In the hands of many other writers these characters would have likely turned out more annoying than anything else, but in Moore‘s hands, they are villains in equal parts grandiose and hilarious. As a matter of fact, I think something of the sort can be said of most of the characters found in A Dirty Job, and in my opinion, they’re the heart and soul of this work.
San Francisco Weirdos
If I had to pick a single aspect of this novel which turns it from an average work into something truly remarkable, it would be the large cast of eccentric characters, and all the hilarious ways in which they interact with each other. No two people are alike in this story, each one being fleshed out to the necessary degree, sometimes through short descriptive paragraphs, and other times, through their actions. From a directionless goth girl-turned-chef to a former cop with a penchant for suspecting others of being serial killers, we really do get to meet all kinds of people.
I won’t say all the characters are complex. As a matter of fact, I would say it’s far from it. Many of the people here are relatively simple folk, and all are defined by some specific quirk they have, leading us to becoming surrounded by some rather eccentric folk. Despite this, the majority of them actually feel like real people you know or could one day meet… at least, in San Francisco.
While I’ve never been there, I think Christopher Moore succeeds in capturing the atmosphere which, I believe, he knows better than I do. Without taking us on long excursions anywhere, he paints a portrait of the city using a few locales, but most of all, the characters. The ways in which the diverse elements of this society interact with each other not only serve as entertainment, but also as a window into the San Franciscan soul. It’s definitely a lot more grounded than some of his other novels, such as Shakespeare for Squirrels, for instance.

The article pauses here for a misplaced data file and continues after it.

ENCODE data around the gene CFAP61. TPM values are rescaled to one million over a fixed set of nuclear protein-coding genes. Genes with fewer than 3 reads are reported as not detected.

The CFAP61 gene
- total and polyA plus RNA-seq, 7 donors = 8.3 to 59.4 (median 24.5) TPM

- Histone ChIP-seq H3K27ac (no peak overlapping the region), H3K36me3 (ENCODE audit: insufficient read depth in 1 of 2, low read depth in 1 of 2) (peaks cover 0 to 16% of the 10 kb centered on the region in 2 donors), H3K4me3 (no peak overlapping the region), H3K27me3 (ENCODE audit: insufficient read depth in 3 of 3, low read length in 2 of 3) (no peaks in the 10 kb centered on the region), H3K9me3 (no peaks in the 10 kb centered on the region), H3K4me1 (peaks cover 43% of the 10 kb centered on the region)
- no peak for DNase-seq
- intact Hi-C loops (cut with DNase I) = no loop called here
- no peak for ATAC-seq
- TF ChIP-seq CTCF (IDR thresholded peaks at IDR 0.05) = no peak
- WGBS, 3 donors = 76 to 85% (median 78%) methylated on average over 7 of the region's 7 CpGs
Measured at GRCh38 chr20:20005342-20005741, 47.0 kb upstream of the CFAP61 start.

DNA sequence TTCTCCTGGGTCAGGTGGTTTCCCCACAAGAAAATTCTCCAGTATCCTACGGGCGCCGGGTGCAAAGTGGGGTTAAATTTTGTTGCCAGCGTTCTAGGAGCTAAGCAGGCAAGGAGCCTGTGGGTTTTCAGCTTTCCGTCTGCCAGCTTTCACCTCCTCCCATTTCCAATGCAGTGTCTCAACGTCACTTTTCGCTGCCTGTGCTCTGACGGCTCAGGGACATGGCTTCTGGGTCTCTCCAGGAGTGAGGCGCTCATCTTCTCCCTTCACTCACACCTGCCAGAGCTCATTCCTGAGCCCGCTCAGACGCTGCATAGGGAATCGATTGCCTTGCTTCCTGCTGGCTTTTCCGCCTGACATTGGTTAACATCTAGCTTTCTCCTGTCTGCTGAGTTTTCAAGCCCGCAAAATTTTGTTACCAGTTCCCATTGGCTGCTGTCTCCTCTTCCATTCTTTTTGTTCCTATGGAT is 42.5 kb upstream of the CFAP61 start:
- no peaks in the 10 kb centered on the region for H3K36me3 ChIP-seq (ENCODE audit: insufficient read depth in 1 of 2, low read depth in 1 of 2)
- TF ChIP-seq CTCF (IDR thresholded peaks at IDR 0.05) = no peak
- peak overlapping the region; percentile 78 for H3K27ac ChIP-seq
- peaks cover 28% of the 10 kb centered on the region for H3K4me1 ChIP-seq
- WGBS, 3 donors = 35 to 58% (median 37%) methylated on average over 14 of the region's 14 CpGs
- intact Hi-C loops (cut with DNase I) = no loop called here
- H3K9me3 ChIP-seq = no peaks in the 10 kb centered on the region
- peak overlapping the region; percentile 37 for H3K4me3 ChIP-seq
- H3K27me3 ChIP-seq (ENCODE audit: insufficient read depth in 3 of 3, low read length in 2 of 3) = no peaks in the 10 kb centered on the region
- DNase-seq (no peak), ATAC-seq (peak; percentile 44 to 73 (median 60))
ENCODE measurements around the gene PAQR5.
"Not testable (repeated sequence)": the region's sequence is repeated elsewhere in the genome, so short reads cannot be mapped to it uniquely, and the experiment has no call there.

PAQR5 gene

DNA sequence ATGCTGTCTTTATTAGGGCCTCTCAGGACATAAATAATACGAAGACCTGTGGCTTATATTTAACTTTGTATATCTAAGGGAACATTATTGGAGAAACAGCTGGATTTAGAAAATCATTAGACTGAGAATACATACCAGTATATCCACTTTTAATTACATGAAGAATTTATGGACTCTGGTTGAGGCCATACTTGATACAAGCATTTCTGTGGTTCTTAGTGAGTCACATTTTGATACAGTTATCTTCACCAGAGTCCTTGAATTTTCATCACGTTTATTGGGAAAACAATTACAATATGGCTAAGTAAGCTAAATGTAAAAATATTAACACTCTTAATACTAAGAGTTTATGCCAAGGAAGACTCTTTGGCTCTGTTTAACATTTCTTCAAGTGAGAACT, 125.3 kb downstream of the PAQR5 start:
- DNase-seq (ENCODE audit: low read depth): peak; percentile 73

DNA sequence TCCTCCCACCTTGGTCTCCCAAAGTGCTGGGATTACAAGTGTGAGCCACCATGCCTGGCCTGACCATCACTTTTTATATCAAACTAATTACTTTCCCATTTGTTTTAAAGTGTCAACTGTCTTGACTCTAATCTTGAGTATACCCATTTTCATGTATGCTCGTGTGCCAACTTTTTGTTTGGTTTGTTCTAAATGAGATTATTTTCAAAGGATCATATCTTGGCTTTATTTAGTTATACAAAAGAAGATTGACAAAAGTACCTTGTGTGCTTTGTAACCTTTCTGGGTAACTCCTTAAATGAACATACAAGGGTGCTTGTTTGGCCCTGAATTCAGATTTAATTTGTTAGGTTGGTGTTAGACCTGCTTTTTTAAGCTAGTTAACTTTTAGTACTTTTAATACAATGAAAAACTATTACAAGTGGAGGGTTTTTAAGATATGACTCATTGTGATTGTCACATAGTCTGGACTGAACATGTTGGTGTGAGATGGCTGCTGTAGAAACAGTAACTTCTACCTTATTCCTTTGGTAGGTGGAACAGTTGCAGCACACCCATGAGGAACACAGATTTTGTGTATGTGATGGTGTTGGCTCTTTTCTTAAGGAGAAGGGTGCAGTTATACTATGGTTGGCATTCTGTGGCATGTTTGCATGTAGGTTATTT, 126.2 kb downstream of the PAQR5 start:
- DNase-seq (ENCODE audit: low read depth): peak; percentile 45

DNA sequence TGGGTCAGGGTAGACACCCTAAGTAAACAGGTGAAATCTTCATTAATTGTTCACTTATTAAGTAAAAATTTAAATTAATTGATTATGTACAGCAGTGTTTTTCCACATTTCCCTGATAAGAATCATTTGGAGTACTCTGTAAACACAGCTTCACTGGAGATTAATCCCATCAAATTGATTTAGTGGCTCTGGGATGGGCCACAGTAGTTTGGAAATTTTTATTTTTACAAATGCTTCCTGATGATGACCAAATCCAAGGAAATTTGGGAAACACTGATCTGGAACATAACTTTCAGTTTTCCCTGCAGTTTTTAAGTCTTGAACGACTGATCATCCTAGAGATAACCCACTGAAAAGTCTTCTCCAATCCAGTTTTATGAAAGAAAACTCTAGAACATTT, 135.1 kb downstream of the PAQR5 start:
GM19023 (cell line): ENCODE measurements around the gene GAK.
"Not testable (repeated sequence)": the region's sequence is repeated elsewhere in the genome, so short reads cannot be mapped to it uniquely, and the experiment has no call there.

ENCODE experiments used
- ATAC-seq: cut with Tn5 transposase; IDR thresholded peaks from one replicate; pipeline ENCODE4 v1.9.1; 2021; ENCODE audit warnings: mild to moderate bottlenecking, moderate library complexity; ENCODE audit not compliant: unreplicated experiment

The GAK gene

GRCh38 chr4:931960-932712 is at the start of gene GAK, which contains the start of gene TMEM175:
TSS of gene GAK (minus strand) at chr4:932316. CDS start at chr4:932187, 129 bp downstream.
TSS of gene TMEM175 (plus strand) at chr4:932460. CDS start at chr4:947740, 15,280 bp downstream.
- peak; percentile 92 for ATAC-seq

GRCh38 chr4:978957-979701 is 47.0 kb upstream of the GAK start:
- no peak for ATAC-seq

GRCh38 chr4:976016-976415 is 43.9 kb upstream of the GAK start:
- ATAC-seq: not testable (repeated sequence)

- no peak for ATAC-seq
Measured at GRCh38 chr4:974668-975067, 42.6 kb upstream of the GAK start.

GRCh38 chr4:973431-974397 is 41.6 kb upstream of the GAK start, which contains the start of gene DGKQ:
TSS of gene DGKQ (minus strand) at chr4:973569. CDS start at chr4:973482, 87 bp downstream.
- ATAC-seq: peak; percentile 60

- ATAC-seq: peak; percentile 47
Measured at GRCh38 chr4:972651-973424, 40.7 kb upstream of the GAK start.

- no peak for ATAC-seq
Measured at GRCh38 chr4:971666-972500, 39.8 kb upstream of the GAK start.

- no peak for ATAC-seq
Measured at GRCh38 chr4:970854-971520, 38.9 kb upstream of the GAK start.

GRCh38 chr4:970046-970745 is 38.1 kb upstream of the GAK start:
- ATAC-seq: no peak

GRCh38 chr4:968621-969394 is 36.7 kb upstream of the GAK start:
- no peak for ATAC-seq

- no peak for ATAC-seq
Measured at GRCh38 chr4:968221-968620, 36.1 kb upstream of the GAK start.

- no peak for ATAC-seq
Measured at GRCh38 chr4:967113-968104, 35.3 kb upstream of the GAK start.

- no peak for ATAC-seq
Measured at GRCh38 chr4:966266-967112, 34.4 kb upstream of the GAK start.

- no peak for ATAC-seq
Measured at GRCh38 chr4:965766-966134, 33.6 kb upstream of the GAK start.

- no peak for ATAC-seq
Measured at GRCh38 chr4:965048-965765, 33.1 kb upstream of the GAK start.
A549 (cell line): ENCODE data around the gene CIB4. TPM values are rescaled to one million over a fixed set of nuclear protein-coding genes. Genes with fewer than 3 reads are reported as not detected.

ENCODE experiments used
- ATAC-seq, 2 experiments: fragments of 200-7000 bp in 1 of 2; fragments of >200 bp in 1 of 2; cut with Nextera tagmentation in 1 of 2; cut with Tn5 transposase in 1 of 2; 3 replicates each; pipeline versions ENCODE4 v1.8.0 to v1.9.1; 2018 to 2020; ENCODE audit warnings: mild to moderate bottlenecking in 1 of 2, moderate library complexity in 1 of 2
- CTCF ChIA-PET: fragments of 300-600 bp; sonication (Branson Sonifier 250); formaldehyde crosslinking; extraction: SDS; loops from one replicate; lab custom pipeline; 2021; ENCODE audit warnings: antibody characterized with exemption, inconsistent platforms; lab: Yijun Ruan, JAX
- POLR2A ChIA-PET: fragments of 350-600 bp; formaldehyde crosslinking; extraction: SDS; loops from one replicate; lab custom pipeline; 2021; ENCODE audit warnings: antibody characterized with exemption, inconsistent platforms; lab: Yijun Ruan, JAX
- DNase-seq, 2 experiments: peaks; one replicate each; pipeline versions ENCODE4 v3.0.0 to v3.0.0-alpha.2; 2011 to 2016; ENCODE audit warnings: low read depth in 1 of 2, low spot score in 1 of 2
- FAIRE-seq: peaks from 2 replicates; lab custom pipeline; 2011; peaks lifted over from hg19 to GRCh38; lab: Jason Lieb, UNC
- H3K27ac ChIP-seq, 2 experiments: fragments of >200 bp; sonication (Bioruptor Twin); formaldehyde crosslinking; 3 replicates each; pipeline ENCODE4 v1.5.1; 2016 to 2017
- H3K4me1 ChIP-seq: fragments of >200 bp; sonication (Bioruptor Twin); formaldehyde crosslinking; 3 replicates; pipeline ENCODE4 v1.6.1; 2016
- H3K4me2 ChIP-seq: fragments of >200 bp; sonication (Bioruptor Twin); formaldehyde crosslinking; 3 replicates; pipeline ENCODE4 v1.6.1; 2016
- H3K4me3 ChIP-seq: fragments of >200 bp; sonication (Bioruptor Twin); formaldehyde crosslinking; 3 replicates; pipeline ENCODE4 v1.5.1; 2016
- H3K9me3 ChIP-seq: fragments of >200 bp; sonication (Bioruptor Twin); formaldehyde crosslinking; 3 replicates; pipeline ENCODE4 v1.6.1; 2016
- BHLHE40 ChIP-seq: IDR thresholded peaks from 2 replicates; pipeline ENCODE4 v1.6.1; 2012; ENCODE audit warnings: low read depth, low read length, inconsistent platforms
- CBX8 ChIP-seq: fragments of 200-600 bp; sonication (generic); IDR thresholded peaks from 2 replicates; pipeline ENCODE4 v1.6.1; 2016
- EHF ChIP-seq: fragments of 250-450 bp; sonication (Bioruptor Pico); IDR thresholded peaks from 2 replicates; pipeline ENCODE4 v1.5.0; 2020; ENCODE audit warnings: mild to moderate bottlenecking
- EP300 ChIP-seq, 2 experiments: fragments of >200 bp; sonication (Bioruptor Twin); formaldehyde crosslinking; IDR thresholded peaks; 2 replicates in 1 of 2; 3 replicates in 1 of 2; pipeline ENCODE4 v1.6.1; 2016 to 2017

With this being said, don’t make the mistake of thinking the characters are just there for a bit of world-building and entertainment. There are a few powerful moments interspersed throughout A Dirty Job where Moore puts the comedy on hold for a few minutes, exploring some of life’s more difficult themes, largely revolving around the modern human’s inherent lack of purpose in life, and, you guessed it, the pain which comes with death.
As a matter, regardless of whether a character was good or evil in the story, I found myself attached to most of them and hoping they would live through the increasingly deadly vortex surrounding Charlie Asher. Speaking of him, I think he was the perfect protagonist for this type of story: deeply-flawed, bumbling, frustrated, sarcastic, but willing to work for the light at the end of the tunnel. He was able to annoy, bemuse and amuse me, to make me feel a wide spectrum of emotions, and had some interesting thoughts to share along the way. I can ask for little more from a main character.
|405||HarperCollins||March 27 2007||978-0060590284|
The Final Verdict
A Dirty Job by Christopher Moore is a magnificent mixture of black humour and paranormal horror, taking us on an inventive and laugh-out-loud funny romp through the surprisingly strict underworld of eternal darkness, sewer harpies and death merchants, as seen through the eyes of a single, desperate father in San Francisco.
If you’ve enjoyed Moore‘s other works, or are in the mood for a truly original comedy which I promise will defy your expectations, then this is definitely the right book for you.
Christopher Moore is an American writer who primarily specializes in comedic fantasy novels. He has written numerous series such as The Pine Cove Books (Practical Demonkeeping; The Lust Lizard of Melancholy Cove), Vampires in San Francisco (Bloodsucking Fiends; You Suck) and the Death Merchant Chronicles (A Dirty Job; Secondhand Souls).
Among his awards are the 2005 Quill Award for Science Fiction/Fantasy/Horror, the 2006 Quill Award for General Fiction, and the 2010 Goodreads Choice Awards Best Humour.